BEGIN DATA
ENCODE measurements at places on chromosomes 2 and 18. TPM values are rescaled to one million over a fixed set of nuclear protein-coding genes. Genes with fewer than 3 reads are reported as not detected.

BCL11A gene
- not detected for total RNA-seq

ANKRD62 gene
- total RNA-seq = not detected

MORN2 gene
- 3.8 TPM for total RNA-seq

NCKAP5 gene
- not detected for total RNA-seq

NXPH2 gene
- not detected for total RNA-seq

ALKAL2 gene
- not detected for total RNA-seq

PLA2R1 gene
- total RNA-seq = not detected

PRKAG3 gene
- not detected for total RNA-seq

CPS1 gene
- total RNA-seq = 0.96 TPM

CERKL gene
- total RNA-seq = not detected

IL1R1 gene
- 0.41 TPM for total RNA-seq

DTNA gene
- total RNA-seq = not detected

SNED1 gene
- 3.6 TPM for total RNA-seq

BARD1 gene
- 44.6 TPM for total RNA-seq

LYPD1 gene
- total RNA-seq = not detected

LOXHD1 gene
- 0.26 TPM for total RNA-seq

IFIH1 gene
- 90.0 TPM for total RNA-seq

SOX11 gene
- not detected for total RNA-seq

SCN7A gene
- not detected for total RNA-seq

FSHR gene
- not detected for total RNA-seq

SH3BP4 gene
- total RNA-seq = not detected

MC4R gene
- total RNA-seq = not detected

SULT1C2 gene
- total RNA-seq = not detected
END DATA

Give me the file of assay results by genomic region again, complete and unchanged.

ENCODE measurements at places on chromosomes 2 and 18. TPM values are rescaled to one million over a fixed set of nuclear protein-coding genes. Genes with fewer than 3 reads are reported as not detected.

BCL11A gene
- not detected for total RNA-seq

ANKRD62 gene
- total RNA-seq = not detected

MORN2 gene
- 3.8 TPM for total RNA-seq

NCKAP5 gene
- not detected for total RNA-seq

NXPH2 gene
- not detected for total RNA-seq

ALKAL2 gene
- not detected for total RNA-seq

PLA2R1 gene
- total RNA-seq = not detected

PRKAG3 gene
- not detected for total RNA-seq

CPS1 gene
- total RNA-seq = 0.96 TPM

CERKL gene
- total RNA-seq = not detected

IL1R1 gene
- 0.41 TPM for total RNA-seq

DTNA gene
- total RNA-seq = not detected

SNED1 gene
- 3.6 TPM for total RNA-seq

BARD1 gene
- 44.6 TPM for total RNA-seq

LYPD1 gene
- total RNA-seq = not detected

LOXHD1 gene
- 0.26 TPM for total RNA-seq

IFIH1 gene
- 90.0 TPM for total RNA-seq

SOX11 gene
- not detected for total RNA-seq

SCN7A gene
- not detected for total RNA-seq

FSHR gene
- not detected for total RNA-seq

SH3BP4 gene
- total RNA-seq = not detected

MC4R gene
- total RNA-seq = not detected

SULT1C2 gene
- total RNA-seq = not detected